According to the recent European State of Water report from the European Environment Agency, nearly two thirds of European rivers are in a bad ecological state. One of the biggest threats to rivers in Europe is hydropower. The first European Rivers Summit in Sarajevo, Bosnia and Herzogovina tackled this issue and discussed solutions. The summit took place from September 27-29th 2018. It aimed at activists, NGO’s, experts, fishermen and river lovers to come together to share experience and knowledge, and create new ideas and networks. In the words of the summit’s flyer: to fight, campaign, and care for European rivers.
Please also read: The role of Austria in the destruction of WILDRivers in the Balkans
Rivers unite, Dams divide
This first European River Summit in Sarajevo took a closer look on the current situation of European, particular Balkan, rivers. Participants from all over Europe as well as USA presented their approach to stop the destruction of free-flowing rivers.
The summit, organised by Riverwatch, opened with a talk on the Blue Heart of Europe by Riverwatch and EuroNatur Foundation. The first day ended with a screening and discussion of Patagonia’s film “Blue Heart”. The second day hosted talks about “Who is financing the dam boom? Banks and state subsidies” by the CEE Bankwatch Network, the impacts of small hydropower plants and the Water Framework Directive by Wetlands International. The third day covered topics such as dam removal in Europe, and the U.S. Wild and Scenic River Act and how to apply it to Europe. Riverwatch also presented an Eco-Masterplan for Balkan Rivers. Several workshops on the presented topics completed the summit programme. A concert to raise awareness of the Blue Heart of Europe marked the end of the summit.
European Rivers Programme 2027 Declaration
The outcome of this first European River Summit was a declaration on the European Rivers Programme 2027, agreed upon by the participants of the summit. It contains a list of demands for the protection of the last free-flowing rivers in Europe. The declaration also includes a call for the restoration of ecologically important rivers and river stretches. These demands serve the successful implementation of the EU Water Framework Directive objectives. The two main demands of the summit to the European Commission, European Parliament, Energy Community, EBRD and EIB and the Heads of State of all European countries are, to:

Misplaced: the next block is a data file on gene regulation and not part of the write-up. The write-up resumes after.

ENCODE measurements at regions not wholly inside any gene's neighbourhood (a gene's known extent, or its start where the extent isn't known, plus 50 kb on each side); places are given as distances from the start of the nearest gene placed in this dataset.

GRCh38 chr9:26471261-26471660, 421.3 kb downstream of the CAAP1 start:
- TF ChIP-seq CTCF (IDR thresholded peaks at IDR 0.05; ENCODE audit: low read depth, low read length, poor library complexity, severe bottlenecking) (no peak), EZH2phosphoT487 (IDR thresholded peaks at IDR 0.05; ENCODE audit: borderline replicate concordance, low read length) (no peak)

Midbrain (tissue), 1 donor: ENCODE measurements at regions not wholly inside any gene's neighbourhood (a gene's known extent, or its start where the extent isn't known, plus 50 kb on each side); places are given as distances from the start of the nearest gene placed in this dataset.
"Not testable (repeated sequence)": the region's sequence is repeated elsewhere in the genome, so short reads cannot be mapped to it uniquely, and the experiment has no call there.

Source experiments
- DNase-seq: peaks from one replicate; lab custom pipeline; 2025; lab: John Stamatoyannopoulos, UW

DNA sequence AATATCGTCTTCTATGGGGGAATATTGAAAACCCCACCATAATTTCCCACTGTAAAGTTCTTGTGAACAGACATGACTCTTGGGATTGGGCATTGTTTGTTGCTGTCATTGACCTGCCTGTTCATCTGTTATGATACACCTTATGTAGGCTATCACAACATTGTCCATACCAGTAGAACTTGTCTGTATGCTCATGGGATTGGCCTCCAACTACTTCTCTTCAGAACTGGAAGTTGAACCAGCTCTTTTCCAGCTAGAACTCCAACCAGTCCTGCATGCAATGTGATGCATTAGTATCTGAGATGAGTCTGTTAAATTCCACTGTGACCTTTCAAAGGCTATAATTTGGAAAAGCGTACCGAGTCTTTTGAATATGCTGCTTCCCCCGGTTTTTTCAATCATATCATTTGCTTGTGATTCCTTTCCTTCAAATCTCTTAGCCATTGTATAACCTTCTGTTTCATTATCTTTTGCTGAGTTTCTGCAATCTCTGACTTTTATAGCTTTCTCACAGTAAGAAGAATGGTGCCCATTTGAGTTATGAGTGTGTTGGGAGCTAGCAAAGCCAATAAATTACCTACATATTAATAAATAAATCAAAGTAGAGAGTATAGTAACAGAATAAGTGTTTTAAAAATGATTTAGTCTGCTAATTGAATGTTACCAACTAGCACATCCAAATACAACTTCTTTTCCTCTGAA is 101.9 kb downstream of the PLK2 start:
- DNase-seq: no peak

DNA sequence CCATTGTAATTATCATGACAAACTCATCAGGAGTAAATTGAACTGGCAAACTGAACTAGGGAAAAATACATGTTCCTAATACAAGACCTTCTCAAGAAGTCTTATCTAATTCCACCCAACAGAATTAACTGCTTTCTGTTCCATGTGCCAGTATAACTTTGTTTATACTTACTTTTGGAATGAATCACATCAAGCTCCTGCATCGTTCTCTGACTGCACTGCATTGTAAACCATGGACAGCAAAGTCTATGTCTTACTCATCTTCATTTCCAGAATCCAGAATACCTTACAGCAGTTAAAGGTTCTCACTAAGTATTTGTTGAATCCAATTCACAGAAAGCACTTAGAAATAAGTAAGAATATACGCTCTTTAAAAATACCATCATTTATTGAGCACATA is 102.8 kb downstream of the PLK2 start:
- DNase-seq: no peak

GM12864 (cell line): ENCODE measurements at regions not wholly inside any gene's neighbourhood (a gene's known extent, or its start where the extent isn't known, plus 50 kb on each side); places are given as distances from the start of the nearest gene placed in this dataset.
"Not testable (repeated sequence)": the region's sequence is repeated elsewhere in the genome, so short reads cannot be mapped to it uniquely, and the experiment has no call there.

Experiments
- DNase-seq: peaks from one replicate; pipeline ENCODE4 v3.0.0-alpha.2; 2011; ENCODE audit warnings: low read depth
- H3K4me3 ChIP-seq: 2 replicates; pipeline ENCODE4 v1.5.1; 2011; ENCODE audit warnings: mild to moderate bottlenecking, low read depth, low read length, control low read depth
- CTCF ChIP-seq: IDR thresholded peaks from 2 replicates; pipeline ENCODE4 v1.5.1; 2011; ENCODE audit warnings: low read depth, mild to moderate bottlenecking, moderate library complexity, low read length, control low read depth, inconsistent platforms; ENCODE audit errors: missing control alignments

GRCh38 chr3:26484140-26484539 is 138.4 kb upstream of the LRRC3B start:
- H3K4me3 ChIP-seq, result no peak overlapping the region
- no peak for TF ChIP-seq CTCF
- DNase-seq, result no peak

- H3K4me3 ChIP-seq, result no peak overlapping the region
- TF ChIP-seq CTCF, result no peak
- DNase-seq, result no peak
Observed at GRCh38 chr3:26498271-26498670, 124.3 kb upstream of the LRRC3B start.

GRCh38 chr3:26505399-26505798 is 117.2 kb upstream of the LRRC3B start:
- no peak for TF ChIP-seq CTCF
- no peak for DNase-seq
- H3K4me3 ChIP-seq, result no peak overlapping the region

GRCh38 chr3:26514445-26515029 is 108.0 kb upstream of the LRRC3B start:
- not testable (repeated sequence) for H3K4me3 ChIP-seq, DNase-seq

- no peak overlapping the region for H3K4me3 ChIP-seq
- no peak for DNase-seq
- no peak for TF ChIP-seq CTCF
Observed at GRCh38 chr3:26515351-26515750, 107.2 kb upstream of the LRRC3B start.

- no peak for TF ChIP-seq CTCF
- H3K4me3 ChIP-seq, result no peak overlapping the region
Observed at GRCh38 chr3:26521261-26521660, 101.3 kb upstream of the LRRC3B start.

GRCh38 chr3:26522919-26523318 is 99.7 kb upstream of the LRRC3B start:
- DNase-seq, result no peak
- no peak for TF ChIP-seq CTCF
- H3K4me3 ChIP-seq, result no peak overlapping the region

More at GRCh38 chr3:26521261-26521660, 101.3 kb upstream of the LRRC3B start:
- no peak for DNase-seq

- “stop promoting and funding hydropower projects as a sustainable source of energy.
- foster the energy transition toward a low energy-demanding development at all levels of society.”
Further demands to the European Commission and the European Parliament are, to:
- “support the fight against corruption by conditioning financial support on compliance with EU laws and Rules of Law
- establish and publish a pan-European inventory of ecologically outstanding, freeflowing rivers
- establish a European-wide system for permanent protection for particularly outstanding and free-flowing rivers, modelled on the ‘Wild & Scenic Rivers Act’ of the USA
- create a fund of at least €1 billion per year for river protection and restoration, as well as the management and conservation of protected rivers. This fund should promote inter alia the removal of dams and other barriers, especially those whose concessions have expired and/or are ecologically particularly damaging”
The declaration further calls on the European Bank for Reconstruct and Development (EBRD), the European Investment Bank (EIB), the Energy Community and state governments.
The demands formulated in the European Rivers Programme 2027 Declaration address the most pressing problems of European rivers. Two of their demands are also considered by the WILDRiver category of the European Wilderness Network. The European Wilderness Society is committed to preserving Europe’s last remaining pristine or near-pristine rivers with the category “WILDRiver”. The U.S. Wild and Scenic River Act is the basis for the criteria of the WILDRiver category. The current WILDRivers in the European Wilderness Network for example include the transboundary Thaya and Dyje WILDRiver on the border of Austria and the Czech Republic, and the Mala Uholka WILDRiver in Ukraine. Several rivers in the Balkans and Eastern Europe, such as the Vjosa river and Râul Alb river, are currently nominated to join the European Wilderness Network in the near future.